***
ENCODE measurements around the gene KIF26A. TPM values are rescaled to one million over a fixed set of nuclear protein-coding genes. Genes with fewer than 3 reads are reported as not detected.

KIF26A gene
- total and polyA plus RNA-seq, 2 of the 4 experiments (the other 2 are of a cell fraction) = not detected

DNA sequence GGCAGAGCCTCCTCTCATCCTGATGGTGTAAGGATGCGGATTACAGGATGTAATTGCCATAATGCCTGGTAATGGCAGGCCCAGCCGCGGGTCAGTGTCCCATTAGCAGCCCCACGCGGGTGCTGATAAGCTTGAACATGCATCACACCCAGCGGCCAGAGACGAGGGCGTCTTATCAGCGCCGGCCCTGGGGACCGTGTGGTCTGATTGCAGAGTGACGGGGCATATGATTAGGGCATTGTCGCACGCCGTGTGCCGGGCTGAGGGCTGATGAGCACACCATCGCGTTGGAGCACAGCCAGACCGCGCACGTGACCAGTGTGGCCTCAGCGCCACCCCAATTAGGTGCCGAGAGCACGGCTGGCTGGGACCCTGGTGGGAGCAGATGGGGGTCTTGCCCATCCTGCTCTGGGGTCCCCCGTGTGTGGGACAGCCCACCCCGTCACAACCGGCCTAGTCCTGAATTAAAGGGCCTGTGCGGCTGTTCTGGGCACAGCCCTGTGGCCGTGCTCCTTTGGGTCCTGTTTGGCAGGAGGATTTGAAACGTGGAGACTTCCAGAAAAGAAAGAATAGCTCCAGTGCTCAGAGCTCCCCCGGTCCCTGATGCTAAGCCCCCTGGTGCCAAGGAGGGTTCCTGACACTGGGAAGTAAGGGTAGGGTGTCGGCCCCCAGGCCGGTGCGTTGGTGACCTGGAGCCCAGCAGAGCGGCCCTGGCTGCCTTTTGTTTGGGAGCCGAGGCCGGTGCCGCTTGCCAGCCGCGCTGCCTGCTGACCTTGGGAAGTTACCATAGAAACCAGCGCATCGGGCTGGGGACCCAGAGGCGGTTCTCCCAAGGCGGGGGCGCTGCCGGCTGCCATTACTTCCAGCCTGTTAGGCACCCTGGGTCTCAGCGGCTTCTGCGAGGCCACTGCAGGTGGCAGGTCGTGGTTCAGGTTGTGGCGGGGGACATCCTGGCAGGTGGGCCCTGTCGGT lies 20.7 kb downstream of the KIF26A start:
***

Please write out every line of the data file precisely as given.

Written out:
ENCODE measurements around the gene KIF26A. TPM values are rescaled to one million over a fixed set of nuclear protein-coding genes. Genes with fewer than 3 reads are reported as not detected.

KIF26A gene
- total and polyA plus RNA-seq, 2 of the 4 experiments (the other 2 are of a cell fraction) = not detected

DNA sequence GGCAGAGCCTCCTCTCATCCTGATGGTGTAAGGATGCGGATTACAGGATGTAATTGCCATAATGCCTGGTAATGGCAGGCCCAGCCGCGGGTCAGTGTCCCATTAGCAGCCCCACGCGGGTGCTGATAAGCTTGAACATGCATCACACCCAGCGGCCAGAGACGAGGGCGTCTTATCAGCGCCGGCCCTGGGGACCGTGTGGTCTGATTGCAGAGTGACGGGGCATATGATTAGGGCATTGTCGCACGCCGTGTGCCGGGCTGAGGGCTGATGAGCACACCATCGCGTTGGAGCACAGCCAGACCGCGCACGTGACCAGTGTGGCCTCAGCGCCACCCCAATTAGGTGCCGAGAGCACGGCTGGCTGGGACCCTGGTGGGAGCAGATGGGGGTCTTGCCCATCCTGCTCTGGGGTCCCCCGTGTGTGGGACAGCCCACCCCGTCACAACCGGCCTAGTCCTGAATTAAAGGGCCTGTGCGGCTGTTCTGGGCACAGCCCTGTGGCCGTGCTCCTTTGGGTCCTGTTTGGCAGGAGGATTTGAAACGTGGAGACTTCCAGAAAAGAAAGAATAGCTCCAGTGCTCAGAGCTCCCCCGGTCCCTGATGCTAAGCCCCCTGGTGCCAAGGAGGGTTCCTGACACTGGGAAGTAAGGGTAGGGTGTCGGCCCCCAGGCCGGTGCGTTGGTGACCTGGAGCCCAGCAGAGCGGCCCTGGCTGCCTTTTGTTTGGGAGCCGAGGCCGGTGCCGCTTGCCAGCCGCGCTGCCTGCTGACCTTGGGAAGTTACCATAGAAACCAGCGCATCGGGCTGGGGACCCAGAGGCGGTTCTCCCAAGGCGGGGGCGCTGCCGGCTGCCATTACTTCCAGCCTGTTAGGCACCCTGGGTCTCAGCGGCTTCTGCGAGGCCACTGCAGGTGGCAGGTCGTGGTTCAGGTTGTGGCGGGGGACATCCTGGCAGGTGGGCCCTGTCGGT lies 20.7 kb downstream of the KIF26A start: